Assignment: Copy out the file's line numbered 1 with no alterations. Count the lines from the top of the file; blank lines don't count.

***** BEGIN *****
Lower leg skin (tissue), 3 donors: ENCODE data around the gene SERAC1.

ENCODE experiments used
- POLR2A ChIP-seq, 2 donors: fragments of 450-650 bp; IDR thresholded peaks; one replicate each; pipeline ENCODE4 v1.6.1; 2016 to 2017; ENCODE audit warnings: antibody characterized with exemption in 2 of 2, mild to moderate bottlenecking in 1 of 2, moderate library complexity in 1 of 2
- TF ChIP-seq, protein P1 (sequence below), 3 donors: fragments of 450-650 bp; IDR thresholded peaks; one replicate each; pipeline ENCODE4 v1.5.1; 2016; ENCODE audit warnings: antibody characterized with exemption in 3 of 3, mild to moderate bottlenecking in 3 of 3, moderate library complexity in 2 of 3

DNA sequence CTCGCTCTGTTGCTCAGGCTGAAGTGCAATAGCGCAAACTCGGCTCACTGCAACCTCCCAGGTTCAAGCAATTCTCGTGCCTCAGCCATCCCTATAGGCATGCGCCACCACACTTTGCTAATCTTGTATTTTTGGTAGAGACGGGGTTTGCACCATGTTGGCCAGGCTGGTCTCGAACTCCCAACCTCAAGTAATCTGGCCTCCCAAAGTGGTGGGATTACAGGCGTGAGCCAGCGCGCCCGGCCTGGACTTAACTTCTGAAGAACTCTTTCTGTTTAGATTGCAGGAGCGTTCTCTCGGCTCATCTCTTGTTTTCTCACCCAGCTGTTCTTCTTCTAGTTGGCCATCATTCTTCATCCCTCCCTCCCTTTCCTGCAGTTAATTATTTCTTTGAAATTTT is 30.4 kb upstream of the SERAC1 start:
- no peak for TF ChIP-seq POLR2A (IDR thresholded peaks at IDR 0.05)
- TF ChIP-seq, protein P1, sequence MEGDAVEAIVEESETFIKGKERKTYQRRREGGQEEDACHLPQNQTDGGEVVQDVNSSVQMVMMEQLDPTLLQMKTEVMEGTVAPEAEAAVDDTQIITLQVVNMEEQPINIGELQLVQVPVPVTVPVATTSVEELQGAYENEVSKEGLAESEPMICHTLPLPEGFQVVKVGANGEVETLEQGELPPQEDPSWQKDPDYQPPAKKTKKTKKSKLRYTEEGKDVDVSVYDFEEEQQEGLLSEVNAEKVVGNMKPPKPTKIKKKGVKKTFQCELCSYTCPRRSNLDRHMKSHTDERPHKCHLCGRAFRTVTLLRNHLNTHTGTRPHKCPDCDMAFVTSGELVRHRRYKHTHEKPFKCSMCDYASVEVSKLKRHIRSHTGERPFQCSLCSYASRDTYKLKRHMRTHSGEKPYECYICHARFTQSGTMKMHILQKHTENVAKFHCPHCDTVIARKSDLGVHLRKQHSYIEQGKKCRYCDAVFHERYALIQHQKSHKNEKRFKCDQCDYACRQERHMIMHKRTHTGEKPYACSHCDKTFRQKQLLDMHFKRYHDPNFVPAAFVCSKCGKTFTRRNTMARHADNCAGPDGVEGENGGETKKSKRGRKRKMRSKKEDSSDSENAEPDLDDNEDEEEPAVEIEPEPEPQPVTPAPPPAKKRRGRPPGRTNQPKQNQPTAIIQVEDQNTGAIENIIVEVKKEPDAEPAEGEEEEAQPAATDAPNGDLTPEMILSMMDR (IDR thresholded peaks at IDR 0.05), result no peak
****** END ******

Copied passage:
Lower leg skin (tissue), 3 donors: ENCODE data around the gene SERAC1.